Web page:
Ball gives Liverpool the Blues

Liverpool Echo - Saturday 21 March 1970

Everton gained revenge for that Goodison defeat in December, by beating derby rivals Liverpool at Anfield this afternoon. And this victory for the Blues means that they have stepped up the challenge to Leeds. To-days results mean that Leeds, the current League champions, are still doing the chasing . . . and with time running out, they must go some to catch Everton.

Joe Royle's first derby goal—and his 21, of the season—put Everton ahead deservedly at Anfield this afternoon. With Liverpool taking time to get in their stride it was Everton who were much more impressive in the first half —and playing into the Kop goal at that. Only some brilliant work by derby debutant Clemency in the Liverpool goal prevented Everton from increasing their lead and West at the other end, only had one save to make from Callaghan. With Everton showing superior speed and ideas in midfield, mainly thanks to the generalship of Ball it was the Blues who played the more progressive and penetrative football.

Two chances
The Liverpool defence was often beaten in the air in the first half-hour and Royle had two more chances to add to his goal tally. First he headed just wide and then put a weak shot into Clemence's hands as he tried to lift the ball over the goalkeeper's head. Clemence's best save came from a misplaced header by Yeats, but there was almost as much quality in the way he punched away from a header from Hurst. Everton, with their midfield pace, were winning the duel in the centre of the field as Kendall and Harvey backed up Ball. Liverpool's best move came when Thompson and Graham broke clear down the right but from Graham's centre Hurst headed away for a corner. Little was seen of Liver. more and St. John and it was Everton who always threatened to add to their lead. In this tension packed game the tackling was always hard but there was nothing out of the ordinary until Strong brought down Whittle and was promptly booked referee Walker. Everton's pace and more accurate passing give them a clear edge in the first half of play. The first half belonged to Everton—and particularly to Ball playing an inspired game Everton's superior was clinched by Whittle's goal three minutes after half time. This was the youngster's eighth score in 12 games this season and the way he nipped in to take a quarter chance after a shot from Harvey had been deflected, was typical of his pace.

Fight back
But, Liverpool came back with great spirit although their attacking play did not have the pattern of Everton's. Their best chance came from fine work by Graham down the right but Hughes and Thompson between them failed to get in an effective strike. Royle, who had dominated the air, headed just wide but Everton seemed content now to rely on their lead and fall back on effective defence Wright and Hurst were outstanding in an Everton defence which placed with composure and confidence. Smith, forging through from his defensive beat drove Liverpool on but with Ball stills the dominating midfield figure. Everton held all the aces.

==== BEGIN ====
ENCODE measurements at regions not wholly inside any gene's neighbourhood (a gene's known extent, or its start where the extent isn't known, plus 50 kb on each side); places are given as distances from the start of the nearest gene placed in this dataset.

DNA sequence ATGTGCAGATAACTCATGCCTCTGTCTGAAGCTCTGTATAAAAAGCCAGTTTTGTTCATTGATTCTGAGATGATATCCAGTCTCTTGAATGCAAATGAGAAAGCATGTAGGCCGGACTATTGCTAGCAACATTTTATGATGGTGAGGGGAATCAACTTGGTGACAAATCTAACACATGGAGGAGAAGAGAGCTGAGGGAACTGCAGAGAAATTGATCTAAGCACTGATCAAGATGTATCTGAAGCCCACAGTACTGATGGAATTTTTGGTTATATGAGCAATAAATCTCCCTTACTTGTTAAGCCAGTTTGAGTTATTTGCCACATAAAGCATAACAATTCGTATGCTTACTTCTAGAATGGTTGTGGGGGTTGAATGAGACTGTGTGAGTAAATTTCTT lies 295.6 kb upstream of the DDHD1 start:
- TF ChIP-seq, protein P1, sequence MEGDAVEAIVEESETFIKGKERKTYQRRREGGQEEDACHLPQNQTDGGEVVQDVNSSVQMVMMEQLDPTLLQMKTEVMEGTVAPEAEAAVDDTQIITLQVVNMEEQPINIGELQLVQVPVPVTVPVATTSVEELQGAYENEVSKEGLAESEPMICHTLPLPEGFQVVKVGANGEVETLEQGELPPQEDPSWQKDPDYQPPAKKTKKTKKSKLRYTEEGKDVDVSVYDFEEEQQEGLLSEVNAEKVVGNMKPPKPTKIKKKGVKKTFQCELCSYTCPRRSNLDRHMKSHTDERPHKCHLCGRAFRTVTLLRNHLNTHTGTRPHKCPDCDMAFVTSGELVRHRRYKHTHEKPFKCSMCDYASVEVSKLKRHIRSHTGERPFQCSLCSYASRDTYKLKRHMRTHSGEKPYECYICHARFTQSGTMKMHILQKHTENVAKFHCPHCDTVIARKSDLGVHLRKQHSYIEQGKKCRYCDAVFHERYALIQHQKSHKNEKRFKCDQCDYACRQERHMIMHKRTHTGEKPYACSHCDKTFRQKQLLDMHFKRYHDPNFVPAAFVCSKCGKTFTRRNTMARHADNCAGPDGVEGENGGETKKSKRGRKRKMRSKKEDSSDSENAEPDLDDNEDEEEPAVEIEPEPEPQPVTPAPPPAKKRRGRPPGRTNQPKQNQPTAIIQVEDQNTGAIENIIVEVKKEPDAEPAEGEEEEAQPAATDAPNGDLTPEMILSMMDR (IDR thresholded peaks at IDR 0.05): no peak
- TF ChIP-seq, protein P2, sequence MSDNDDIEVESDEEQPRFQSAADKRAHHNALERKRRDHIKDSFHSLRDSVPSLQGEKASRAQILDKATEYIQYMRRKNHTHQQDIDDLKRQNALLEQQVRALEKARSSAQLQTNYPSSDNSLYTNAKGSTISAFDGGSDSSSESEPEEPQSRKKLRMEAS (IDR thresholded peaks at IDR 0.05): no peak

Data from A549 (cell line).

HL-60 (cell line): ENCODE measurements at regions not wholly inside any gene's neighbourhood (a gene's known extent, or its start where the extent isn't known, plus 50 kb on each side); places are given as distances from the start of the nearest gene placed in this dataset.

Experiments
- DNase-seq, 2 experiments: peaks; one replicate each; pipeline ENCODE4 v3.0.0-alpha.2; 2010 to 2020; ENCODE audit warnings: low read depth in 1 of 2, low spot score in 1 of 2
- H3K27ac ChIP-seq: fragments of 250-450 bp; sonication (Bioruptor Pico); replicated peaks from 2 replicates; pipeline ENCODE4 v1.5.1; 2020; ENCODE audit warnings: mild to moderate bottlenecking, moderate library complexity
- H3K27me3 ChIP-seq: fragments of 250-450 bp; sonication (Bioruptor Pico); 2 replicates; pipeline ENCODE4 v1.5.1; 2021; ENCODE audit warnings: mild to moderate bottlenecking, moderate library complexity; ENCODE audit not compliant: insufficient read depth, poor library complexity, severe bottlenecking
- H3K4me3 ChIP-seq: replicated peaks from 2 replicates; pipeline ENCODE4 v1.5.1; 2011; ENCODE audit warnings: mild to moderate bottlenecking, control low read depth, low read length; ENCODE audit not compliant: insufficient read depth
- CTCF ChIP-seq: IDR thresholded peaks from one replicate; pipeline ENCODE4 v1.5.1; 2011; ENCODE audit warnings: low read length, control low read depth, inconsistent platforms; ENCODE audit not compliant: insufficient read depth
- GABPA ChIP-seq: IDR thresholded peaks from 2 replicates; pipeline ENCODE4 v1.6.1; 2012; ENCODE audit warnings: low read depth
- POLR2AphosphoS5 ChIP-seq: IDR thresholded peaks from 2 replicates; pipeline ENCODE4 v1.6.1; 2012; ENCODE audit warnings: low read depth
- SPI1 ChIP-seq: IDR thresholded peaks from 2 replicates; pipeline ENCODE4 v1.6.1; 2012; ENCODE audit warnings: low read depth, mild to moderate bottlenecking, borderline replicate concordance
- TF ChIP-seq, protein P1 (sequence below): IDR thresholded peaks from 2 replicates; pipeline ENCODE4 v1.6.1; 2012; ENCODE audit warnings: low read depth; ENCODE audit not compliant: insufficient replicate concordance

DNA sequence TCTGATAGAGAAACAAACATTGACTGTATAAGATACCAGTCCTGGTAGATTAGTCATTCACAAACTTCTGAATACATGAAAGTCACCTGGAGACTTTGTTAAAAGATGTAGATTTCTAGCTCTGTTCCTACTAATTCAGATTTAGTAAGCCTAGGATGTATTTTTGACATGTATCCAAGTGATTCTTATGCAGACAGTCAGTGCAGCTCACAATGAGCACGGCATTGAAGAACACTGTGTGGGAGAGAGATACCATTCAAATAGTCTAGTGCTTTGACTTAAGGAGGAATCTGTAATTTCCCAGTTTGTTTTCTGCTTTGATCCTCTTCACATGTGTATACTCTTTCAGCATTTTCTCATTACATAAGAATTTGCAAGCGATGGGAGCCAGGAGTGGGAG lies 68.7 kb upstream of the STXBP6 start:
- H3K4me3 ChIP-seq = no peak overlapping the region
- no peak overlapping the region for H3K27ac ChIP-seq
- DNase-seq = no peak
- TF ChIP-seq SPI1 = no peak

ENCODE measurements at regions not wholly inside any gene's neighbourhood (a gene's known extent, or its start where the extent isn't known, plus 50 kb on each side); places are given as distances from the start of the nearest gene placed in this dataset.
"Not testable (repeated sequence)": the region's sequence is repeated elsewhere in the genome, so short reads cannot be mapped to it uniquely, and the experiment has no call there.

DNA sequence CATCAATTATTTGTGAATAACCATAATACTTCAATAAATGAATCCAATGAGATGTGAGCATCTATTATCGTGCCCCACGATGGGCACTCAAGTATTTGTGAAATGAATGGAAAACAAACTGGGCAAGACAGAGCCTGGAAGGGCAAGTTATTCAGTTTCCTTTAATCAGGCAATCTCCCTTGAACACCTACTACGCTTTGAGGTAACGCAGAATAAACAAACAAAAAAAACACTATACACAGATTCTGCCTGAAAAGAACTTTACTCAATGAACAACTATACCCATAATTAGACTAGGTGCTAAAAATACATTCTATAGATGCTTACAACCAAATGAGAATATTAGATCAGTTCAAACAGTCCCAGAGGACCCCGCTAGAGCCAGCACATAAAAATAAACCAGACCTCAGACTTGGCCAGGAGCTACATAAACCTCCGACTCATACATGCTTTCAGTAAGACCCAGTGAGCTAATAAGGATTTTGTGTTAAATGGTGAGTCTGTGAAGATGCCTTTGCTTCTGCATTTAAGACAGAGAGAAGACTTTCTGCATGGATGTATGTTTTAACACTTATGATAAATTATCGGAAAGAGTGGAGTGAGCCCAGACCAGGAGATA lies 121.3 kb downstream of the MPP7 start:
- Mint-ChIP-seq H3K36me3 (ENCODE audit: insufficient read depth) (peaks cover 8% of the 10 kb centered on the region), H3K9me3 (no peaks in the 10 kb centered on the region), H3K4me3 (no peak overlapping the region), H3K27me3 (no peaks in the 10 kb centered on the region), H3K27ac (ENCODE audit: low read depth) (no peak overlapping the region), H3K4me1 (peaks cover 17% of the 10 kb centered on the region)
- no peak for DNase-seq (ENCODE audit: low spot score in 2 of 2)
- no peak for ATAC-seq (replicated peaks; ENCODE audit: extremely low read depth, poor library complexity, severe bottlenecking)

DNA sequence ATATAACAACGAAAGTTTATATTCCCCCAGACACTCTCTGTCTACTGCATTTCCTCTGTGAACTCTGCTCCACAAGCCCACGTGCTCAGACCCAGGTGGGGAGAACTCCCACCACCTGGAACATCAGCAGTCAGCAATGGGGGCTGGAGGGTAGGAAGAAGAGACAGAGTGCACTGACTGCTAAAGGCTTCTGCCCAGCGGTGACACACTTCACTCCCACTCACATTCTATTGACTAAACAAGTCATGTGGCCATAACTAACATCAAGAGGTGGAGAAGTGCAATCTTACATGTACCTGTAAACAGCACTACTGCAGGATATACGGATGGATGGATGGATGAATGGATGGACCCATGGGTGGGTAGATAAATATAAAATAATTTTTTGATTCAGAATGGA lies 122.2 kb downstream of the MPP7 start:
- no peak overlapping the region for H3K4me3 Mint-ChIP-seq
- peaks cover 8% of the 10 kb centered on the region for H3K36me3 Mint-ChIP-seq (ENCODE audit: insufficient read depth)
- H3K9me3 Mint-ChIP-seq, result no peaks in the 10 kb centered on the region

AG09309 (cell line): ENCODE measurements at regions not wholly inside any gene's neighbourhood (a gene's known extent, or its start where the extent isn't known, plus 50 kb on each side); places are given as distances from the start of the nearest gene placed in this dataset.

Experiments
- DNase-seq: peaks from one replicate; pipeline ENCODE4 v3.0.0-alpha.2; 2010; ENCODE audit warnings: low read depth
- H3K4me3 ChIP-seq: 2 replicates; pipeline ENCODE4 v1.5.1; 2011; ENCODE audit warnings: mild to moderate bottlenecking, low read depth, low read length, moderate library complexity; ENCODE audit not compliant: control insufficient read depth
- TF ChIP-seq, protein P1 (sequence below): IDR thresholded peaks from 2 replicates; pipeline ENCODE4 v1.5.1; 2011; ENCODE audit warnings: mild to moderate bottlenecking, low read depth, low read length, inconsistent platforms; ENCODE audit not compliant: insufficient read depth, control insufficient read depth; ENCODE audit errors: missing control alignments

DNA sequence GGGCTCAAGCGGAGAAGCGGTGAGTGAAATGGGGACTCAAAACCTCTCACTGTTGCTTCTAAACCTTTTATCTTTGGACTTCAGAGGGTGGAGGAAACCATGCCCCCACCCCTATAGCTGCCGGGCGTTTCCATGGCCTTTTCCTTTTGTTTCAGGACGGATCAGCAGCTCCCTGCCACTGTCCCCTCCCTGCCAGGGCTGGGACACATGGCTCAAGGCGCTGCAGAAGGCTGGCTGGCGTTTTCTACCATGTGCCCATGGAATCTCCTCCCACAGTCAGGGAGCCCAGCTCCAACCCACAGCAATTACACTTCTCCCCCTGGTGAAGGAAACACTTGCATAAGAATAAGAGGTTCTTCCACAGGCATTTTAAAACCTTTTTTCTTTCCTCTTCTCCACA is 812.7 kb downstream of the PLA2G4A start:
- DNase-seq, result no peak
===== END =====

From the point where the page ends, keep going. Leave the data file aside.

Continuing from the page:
Liverpool Echo - Monday 23 March 1970

Liverpool captain Ron Yeats was in no doubt about that first goal. "I headed it, Joe Royle never touched it. I only wish he had," he said. And he was backed up by Ian St. John. Said the Scottish star, recalled for his first game for a month: "They scored two scrappy goals. The first was headed into his own net by Ron Yeats and the second hit Alan Whittle on the knee and bounced into the net. When you're at the top things go for you, you get the breaks. We created a lot of chances but we didn't take them. “We created enough chances, in fact, to have won the match, but you can't win if you don't take them. I thought we created more chances than they did." A derby game was a new experience for young Doug Livermore. His reaction: “I didn't feel particularly nervous but I'm sick at the result. We didn't get a grip on the game at all.” Liverpool chairman. Eric Roberts, added: “I think it was a game far above the average for a derby, and it was a fair result."

On the "who scored!" controversy over Everton's first goal, Joe Royle was in no doubt. "I headed the ball first-I wasn’t aware of anyone behind me when I went for John Morrissey's centre. Anyway, I’m claiming it and it couldn’t have been more delighted with the timing of my first derby goal.”

Copyright - Liverpool Post and Mercury - Transcribed by

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